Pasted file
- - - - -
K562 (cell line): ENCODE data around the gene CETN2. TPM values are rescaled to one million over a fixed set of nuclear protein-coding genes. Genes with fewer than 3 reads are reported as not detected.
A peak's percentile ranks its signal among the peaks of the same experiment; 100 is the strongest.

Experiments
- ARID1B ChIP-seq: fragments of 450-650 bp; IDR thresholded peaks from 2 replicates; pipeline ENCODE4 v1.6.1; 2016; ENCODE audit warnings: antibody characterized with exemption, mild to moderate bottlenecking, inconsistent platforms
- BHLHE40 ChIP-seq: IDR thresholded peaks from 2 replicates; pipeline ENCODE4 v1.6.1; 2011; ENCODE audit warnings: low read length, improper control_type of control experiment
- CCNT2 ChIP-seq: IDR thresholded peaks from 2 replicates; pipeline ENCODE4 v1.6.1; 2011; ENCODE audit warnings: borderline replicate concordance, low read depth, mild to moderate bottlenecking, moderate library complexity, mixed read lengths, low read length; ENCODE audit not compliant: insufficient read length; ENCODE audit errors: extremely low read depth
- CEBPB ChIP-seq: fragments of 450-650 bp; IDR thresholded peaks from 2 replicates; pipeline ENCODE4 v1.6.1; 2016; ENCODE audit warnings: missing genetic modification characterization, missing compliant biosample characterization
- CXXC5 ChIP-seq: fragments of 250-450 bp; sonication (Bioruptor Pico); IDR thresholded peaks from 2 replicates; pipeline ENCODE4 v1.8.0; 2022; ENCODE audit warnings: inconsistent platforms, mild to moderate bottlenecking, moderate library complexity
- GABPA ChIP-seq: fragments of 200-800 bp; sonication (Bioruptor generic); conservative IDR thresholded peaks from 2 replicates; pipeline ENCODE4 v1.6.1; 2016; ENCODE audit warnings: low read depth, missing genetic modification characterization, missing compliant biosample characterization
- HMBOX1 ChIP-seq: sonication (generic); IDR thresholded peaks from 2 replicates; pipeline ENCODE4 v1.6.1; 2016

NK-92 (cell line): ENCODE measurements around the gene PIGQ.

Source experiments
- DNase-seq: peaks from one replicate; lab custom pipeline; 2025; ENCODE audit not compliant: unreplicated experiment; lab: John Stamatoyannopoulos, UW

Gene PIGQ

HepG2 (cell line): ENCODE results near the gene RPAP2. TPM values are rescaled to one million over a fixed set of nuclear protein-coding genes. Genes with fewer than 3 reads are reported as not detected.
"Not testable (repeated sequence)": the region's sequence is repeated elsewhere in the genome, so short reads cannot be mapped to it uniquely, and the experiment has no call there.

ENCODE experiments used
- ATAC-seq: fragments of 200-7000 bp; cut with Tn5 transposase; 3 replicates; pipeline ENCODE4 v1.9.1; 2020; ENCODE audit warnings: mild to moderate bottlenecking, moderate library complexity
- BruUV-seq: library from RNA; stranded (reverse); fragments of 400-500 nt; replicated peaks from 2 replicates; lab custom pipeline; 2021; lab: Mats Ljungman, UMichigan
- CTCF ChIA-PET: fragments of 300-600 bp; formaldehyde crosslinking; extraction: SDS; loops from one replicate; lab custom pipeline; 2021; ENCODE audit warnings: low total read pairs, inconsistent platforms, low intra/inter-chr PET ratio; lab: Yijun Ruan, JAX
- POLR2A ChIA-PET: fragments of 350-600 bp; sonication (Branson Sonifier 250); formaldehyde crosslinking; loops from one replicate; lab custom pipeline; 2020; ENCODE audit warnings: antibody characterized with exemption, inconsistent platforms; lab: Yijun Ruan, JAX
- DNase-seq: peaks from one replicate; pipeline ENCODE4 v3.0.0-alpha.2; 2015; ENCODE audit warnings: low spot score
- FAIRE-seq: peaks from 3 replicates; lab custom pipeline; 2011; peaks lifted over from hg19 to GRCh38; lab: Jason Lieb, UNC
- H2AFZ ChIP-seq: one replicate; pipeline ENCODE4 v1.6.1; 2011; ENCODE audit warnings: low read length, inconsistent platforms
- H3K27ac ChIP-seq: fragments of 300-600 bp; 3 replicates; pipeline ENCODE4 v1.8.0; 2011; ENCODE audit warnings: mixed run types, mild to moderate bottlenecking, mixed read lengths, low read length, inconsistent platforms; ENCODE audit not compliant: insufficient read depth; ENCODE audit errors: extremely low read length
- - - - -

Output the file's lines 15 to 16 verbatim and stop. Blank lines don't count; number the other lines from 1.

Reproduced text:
HepG2 (cell line): ENCODE results near the gene RPAP2. TPM values are rescaled to one million over a fixed set of nuclear protein-coding genes. Genes with fewer than 3 reads are reported as not detected.
"Not testable (repeated sequence)": the region's sequence is repeated elsewhere in the genome, so short reads cannot be mapped to it uniquely, and the experiment has no call there.